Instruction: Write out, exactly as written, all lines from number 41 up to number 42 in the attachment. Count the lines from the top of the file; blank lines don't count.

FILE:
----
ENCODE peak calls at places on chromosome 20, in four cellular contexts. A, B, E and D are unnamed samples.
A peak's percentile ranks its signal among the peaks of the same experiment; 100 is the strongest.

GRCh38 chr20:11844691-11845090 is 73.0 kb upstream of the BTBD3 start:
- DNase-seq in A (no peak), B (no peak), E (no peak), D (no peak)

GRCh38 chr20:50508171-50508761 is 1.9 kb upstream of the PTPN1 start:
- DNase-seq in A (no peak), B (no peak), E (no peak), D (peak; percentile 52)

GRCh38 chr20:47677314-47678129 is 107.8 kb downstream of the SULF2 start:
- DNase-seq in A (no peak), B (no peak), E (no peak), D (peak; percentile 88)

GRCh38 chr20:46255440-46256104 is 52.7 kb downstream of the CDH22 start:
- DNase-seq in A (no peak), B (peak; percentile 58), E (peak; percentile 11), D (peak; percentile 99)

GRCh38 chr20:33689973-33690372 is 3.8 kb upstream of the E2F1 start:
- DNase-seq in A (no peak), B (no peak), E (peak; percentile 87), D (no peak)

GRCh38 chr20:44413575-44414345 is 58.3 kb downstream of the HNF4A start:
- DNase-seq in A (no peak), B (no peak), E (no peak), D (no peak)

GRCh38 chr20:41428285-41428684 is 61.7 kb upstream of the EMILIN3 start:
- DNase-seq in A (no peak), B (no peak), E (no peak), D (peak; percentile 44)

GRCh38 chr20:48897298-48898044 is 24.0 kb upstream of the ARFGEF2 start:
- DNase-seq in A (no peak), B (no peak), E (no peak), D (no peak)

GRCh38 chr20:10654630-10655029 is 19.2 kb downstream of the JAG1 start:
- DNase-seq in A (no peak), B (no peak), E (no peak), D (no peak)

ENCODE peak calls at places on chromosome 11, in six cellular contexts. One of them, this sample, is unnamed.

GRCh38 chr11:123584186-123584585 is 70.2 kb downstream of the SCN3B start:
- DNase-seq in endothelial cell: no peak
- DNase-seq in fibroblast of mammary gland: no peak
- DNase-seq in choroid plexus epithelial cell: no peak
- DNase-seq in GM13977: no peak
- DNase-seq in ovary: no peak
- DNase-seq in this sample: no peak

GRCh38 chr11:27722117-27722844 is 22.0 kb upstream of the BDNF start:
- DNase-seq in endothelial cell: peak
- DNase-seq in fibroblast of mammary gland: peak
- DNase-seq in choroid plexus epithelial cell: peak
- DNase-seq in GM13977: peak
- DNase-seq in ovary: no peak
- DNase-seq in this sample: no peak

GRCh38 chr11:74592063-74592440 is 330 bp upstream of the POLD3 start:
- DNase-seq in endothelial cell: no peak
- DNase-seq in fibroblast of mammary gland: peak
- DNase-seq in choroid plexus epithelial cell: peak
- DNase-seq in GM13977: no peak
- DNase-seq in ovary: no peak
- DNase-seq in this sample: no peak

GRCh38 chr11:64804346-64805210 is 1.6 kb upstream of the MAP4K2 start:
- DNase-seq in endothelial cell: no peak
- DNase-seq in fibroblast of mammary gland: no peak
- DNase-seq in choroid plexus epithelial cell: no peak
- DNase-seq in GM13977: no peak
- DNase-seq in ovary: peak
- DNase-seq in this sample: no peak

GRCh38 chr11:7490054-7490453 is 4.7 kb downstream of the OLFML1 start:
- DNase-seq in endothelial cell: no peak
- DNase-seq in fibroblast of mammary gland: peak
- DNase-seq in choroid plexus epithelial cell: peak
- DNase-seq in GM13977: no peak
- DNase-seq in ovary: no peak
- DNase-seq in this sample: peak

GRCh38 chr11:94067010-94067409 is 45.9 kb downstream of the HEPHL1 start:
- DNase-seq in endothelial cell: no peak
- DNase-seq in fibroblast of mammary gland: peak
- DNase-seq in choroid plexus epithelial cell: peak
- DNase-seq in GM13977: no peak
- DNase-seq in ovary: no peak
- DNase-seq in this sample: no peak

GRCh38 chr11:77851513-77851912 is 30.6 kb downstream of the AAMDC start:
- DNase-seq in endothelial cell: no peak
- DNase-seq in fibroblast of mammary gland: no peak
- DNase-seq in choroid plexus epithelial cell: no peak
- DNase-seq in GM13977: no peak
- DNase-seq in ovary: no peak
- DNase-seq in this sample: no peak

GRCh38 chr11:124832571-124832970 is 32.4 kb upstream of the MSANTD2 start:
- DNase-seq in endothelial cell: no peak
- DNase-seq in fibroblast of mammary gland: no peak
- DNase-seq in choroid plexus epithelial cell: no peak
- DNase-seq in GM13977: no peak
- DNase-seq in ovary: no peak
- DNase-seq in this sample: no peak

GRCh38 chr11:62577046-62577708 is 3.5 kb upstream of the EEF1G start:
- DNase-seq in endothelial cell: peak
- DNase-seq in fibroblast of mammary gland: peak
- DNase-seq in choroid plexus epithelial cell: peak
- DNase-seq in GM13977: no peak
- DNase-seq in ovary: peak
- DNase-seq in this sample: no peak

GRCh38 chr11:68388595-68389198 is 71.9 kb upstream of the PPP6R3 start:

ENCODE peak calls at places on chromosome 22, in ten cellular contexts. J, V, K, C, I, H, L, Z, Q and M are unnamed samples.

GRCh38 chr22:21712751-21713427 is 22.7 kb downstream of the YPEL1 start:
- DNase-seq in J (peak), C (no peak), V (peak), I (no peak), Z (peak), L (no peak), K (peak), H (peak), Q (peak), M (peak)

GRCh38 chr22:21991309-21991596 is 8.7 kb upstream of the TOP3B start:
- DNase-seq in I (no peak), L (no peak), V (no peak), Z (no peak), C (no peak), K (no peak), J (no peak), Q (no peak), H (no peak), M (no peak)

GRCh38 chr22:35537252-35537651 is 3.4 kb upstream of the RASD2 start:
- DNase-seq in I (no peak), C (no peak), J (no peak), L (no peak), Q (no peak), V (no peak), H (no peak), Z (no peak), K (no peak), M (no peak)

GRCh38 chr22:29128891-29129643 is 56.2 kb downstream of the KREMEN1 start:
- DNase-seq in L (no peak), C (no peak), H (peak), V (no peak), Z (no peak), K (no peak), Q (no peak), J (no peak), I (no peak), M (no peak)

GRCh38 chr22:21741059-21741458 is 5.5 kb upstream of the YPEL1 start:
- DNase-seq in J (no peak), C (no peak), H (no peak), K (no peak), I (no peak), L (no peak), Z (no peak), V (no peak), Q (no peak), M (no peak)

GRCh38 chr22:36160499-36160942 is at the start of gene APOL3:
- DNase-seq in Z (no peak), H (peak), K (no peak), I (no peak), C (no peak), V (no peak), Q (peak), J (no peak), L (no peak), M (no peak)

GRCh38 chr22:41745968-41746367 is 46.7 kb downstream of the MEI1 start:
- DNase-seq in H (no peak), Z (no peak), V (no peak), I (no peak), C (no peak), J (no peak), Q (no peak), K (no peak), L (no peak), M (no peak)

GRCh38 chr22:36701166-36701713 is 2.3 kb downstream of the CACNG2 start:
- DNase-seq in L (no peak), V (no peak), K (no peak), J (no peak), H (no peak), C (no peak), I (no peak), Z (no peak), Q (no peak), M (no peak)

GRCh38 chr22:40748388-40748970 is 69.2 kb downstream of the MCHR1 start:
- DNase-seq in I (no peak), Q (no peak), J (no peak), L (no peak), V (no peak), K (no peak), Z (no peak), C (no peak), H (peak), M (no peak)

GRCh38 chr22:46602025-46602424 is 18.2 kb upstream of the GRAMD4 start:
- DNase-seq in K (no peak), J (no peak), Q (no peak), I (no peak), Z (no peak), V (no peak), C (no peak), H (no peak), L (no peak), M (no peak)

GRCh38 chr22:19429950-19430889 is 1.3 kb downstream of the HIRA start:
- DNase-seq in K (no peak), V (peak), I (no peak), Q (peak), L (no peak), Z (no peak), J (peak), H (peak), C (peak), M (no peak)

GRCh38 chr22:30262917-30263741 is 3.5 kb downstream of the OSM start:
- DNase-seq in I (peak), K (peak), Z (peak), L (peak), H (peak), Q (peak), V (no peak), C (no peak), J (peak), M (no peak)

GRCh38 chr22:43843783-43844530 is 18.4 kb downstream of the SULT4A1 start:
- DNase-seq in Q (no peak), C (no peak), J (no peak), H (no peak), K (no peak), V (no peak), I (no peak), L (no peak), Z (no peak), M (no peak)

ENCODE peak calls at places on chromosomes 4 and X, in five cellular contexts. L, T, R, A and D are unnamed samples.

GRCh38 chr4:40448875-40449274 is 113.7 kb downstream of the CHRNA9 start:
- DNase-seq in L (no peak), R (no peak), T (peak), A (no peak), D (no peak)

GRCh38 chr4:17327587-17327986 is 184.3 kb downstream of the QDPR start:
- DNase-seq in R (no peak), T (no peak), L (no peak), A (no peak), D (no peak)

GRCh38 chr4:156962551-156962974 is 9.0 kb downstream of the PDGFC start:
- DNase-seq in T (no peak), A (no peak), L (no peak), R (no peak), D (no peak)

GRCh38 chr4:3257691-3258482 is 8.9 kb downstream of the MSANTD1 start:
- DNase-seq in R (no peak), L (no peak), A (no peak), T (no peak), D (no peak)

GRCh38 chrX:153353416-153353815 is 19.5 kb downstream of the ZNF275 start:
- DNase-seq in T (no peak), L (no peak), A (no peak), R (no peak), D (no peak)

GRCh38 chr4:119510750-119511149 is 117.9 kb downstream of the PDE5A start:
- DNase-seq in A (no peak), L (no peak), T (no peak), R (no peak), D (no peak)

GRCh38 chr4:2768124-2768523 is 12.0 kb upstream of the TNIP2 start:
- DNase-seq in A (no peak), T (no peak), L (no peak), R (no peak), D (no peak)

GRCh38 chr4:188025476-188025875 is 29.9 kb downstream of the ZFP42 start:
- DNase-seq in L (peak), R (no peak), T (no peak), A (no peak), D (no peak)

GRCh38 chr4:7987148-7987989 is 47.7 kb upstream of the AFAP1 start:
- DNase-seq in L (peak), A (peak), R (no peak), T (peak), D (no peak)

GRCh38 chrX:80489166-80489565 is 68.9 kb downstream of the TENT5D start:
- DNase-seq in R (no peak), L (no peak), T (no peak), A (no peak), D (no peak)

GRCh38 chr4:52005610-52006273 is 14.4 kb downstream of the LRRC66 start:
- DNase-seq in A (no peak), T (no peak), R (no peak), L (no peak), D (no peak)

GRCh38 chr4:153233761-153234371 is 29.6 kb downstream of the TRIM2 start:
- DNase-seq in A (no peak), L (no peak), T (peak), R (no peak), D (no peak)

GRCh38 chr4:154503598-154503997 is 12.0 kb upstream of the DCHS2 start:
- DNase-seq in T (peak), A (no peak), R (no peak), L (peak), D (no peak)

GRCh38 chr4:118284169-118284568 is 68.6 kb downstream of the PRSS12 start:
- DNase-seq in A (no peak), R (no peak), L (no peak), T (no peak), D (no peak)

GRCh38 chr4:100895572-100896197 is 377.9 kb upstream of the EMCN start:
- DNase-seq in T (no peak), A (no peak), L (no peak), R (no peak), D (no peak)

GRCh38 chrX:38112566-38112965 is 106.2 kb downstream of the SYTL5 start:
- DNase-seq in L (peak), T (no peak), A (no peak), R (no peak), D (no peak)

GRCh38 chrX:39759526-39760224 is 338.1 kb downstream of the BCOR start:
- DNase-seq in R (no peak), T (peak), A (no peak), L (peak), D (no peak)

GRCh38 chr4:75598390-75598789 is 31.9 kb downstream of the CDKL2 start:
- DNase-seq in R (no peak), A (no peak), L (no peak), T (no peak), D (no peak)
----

- DNase-seq in ovary: no peak
- DNase-seq in this sample: no peak